Freshwater Forcing of Climate 8200 Years Ago


Date: Friday, October 10, 2003
Location: Carriage House, Quissett Campus, Woods Hole Oceanographic Insitution

As concern about the magnitude and rate of future climate change looms, it becomes increasingly important to understand the mechanisms underlying past abrupt climate change events. A cold event that occurred 8200 years ago, which affected much of the Northern Hemisphere, appears to have been triggered by the sudden release of fresh water from a huge, glacier-dammed lake that had formed during the deglaciation of North America. This abrupt climate change is probably most amenable to detailed examination because it is the most recent such event. If you are interested in this topic please join us on:

Time Speaker Title
8:30 a.m. Lloyd Keigwin, WHOI
Freshwater Forcing of Climate 8200 Years Ago
9:00 Jim Teller, University of Manitoba
The Routing of Lake Agassiz Overflow: Drama and Dilemma
10:00 Heiner Josenhans, Bedford Institute of Oceanography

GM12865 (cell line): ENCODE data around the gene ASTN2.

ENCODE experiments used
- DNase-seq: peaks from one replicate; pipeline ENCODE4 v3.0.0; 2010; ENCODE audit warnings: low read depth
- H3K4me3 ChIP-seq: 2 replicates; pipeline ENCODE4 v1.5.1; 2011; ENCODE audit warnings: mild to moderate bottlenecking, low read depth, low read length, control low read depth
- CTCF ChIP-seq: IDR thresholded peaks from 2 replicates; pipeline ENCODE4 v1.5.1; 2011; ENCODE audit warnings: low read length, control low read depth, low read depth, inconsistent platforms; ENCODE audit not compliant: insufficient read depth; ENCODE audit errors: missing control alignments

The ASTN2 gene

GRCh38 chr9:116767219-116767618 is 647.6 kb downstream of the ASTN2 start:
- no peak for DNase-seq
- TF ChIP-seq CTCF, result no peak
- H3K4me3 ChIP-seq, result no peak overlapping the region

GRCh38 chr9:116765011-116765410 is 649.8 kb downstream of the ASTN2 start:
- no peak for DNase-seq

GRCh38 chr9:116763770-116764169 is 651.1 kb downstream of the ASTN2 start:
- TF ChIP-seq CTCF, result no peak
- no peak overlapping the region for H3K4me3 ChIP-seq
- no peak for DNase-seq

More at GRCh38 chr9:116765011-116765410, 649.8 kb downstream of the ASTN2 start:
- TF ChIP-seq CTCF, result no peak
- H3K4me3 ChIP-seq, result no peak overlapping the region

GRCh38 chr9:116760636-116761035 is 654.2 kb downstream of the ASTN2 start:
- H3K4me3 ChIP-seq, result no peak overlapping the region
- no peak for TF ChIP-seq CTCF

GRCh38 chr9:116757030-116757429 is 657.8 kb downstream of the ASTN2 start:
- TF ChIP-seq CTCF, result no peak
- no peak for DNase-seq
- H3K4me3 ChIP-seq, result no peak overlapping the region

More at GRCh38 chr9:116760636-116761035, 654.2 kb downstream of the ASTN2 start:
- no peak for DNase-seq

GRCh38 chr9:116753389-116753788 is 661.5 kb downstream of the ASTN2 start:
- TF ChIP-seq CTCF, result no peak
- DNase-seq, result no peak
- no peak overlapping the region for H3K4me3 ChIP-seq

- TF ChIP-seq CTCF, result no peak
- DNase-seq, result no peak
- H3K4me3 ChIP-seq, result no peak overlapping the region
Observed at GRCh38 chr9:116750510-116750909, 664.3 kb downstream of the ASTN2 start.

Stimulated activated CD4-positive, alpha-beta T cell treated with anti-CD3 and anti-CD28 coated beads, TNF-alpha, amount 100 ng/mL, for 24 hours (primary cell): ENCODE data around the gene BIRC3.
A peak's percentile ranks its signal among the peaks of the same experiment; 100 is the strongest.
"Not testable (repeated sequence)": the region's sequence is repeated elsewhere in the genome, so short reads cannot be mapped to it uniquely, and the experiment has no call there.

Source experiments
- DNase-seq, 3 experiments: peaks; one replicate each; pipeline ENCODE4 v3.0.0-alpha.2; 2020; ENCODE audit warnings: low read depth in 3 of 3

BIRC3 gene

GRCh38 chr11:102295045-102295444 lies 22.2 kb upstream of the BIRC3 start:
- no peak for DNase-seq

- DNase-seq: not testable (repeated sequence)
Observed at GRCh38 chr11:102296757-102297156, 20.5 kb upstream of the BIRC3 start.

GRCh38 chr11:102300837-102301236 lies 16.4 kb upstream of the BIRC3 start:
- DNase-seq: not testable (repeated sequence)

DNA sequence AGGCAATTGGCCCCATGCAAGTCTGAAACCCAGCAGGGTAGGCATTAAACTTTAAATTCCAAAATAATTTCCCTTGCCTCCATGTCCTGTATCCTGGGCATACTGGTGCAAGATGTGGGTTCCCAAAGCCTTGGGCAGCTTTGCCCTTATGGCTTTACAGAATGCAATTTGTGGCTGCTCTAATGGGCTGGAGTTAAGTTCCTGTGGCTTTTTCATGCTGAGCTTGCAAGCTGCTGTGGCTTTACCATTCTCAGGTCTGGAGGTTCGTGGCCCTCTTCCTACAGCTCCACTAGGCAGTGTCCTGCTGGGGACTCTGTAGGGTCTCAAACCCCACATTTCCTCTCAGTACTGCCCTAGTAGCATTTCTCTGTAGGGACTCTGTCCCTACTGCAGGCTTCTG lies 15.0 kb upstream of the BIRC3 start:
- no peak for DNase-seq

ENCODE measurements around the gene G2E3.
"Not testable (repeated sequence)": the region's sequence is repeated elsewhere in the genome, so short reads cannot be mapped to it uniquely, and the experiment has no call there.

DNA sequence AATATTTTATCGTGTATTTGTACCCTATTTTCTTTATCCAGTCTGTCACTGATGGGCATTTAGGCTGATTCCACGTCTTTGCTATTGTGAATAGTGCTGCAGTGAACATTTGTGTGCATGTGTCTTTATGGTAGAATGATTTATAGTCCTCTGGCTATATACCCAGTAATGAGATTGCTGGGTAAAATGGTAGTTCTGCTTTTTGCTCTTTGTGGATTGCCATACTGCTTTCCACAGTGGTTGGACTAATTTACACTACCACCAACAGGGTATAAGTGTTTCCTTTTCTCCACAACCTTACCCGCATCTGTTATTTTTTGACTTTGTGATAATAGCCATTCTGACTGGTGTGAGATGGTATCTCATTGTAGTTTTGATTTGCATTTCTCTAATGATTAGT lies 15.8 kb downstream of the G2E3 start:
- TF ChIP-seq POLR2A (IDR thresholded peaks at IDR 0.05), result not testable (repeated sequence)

Geophysical Evidence for Massive Discharge Events
11:15 Brian MacLean, Bedford Institute of Oceanography Anne Jennings, University of Colorado
Hudson Strait and Ungava Bay Geology, and Late Glacial and Deglaciation History
1:00 p.m. Gary Clarke, University of British Columbia
Physics of Outburst Floods and Implications for the Final Flood from Lake Agassiz
2:00 Frank McDermott, University College Dublin
The 8,200 Year Event; Insights from a Stalagmite Record from Crag Cave, S.W. Ireland'
3:15 Mike Lewis, Bedford Institute of Oceanography
Fresh Water Fluxes Through the Great Lakes

Invited guests not formally presenting:
David Leverington, Center for Earth and Planetary Studies, Smithsonian Institution
Donald Barber, Geology Department, Bryn Mawr College